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For Former Kansas City Star Reporter, Writing About Houdini Felt Like His Own 'Magic Trick'

Simon and Schuster
And image from Joe Posnanski's 'The Life and Afterlife of Harry Houdini.'

How did Harry Houdini make an elephant disappear?

It happened in 1918 in New York. One night, the great magician showed the audience a huge cabinet. After feeding Jennie the elephant some sugar, she was led inside. Curtains were closed around the cabinet. And when they reopened, Jennie was gone.

It was astonishing, conveying a sense of wonder that also permeates “The Life and Afterlife of Harry Houdini,” a new book by former Kansas City Star writer Joe Posnanski. Here are some excerpts of our recent conversation about why Houdini still fascinates people.

KRASKE: People think of you as a sportswriter, not a Houdiniac.

POSNANSKI: Yeah, as well they should. I wanted to write this book about wonder and sort of what we’ve lost, what we’ve gained through the years. You know, Houdini comes from a time as does Babe Ruth, which is where this idea very first began, when you could really spark wonder in people, doing exploits that today we would find interesting and wonderful maybe for a few moments but then our attention gets diverted. I just wanted to write about that and write about this idea of how we still long for it.

Credit Katie Posnanski
Joe Posnanski

I think the perfect example to show that we long for this is that here’s Harry Houdini 100 years after his height, 93 years after his death, and he represents something to us, an edge of the impossible to us. So any time a politician gets out of a crisis or any time an athlete gets out of a jam or a dog gets out of a yard, Houdini somehow comes to the surface and we think of him.

KRASKE: It's such an interesting word, wonder, because one thing I’ve always admired about your work, Joe, is you do bring a sense of wonder to the events you’ve covered over the years. The amazing things that athletes do. As I was reading through your book, I just can’t help but… wonder… about this idea, if we’ve lost a collective sense of that because these days, someone sees a magician do a fabulous trick and their first reaction is, they don’t want to revel in the amazement, they just want to know how the guy did it. It’s like why do we have to be that way?

POSNANSKI: Well it’s just different. It’s a different time. I think we still want it. and your comparison about writing about wonder in sports and every other aspect of things I’ve written about, whether it’s Hamilton or Springsteen –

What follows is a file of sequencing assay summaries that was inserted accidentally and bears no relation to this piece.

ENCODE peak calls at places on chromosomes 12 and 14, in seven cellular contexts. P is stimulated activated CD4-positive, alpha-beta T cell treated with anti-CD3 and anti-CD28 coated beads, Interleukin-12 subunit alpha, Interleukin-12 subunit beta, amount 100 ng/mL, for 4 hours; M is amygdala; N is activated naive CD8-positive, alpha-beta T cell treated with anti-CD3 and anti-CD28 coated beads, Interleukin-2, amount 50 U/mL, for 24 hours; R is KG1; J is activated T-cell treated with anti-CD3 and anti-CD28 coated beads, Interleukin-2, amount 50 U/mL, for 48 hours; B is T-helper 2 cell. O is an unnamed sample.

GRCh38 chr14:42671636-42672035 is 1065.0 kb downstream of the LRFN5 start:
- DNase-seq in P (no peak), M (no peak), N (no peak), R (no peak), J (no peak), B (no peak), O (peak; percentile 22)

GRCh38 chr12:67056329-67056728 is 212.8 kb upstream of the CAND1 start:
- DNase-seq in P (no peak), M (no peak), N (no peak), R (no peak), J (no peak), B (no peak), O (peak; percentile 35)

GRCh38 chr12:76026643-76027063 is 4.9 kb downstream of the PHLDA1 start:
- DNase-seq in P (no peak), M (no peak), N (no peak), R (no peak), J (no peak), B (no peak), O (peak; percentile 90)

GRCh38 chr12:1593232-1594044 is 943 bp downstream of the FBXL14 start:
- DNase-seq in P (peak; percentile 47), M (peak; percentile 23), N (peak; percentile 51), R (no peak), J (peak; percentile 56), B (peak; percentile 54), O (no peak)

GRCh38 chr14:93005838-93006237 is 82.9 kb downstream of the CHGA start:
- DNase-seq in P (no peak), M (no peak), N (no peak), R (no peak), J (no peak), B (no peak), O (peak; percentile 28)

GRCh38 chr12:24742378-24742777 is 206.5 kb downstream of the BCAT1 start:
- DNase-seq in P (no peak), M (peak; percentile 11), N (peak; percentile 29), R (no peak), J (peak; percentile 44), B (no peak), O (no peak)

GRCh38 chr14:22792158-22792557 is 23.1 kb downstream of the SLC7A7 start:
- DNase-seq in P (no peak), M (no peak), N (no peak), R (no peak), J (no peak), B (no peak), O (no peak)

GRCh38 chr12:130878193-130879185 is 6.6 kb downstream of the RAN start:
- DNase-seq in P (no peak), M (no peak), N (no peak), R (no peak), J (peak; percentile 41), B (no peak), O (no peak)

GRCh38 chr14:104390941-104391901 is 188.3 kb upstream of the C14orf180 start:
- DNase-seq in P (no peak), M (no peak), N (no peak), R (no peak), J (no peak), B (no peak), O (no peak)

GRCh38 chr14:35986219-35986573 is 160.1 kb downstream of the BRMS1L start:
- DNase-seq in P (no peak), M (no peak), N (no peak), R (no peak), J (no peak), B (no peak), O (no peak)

KRASKE: Right, right –

POSNANSKI: I think that has been sort of the hallmark of my writing is that I’ve been constantly in search of this, these things that open up the world for us, and make us feel great and feel special. For me this was like trying to pull off a magic trick, because here I am writing about a guy I know very little about. I know almost nothing about magic, I didn’t know anybody in that world. And yet I wanted to get at something and it was so much fun to do it. It felt like I was just starting again, and it was really, really great.


KRASKE: Kansas City was important to harry Houdini, you wrote a piece about that for the Kansas City Star not long ago. Why was that?

POSNANSKI: There were a couple of reasons. It was the middle of the country. When he was 12, he ran away from home. He grew up very, very poor, and at 12 he ran away to Kansas City. That was where he hoped to find a job and a future and it didn’t work out. But always throughout his life, he kept coming back.

KRASKE: In 1915, he came to where the major newspaper was, it wasn’t the Star, it was a different paper—

POSNANSKI: It was the Post.

KRASKE: And he pulled off this stunt that absolutely astonished thousands of people. Remind us what he did.

POSNANSKI: Right on Main Street. If you go on Main Street you can still see the place. He had himself dangled upside down, 4-5 stories off the ground, and he escaped from a straight jacket upside down. It was free, it wasn’t part of a show. It was a promotion, and thousands and thousands of people came to see it. and it was the first time he ever did it.

It was such an enormous success that he did it everywhere. And now you see signs – the old Ebbitt’s grill or McSorley’s in New York and you’ll see these photos of Houdini with thousands of people surrounding him, hanging upside down in a straight jacket and it all started in Kansas City.

KRASKE: Why not, yeah.

Joe Posnanski spoke with Steve Kraske on a recent edition of KCUR's Up to Date. Listen to the full conversation here.

Steve Kraske is host of KCUR's Up to Date. Follow him @stevekraske.

When I host Up To Date each morning at 9 a.m., my aim is to engage the community in conversations about the Kansas City area’s challenges, hopes and opportunities. I try to ask the questions that listeners want answered about the day’s most pressing issues and provide a place for residents to engage directly with newsmakers. My email is steve@kcur.org.
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